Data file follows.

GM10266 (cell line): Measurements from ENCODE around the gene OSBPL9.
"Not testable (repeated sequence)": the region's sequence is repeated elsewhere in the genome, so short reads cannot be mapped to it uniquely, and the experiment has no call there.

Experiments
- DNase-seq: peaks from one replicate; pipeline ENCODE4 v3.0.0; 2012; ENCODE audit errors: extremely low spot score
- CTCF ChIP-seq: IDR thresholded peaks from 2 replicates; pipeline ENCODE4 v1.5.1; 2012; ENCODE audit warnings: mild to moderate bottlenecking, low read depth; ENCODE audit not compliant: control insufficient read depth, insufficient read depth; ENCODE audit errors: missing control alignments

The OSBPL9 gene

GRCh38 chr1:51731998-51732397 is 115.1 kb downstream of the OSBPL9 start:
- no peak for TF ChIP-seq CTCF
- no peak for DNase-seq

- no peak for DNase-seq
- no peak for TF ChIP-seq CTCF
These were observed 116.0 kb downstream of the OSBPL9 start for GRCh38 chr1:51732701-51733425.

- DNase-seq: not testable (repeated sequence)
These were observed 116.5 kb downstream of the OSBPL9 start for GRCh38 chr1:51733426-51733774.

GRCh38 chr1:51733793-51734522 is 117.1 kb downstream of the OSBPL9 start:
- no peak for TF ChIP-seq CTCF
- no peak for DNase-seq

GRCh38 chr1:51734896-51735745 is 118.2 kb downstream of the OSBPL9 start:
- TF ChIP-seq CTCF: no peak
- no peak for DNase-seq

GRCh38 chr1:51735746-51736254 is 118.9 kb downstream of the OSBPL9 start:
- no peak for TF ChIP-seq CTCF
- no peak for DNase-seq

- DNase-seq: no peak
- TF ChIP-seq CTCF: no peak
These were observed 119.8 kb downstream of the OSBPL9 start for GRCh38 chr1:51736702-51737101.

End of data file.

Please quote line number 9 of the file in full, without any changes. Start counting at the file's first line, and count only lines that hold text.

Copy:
- no peak for DNase-seq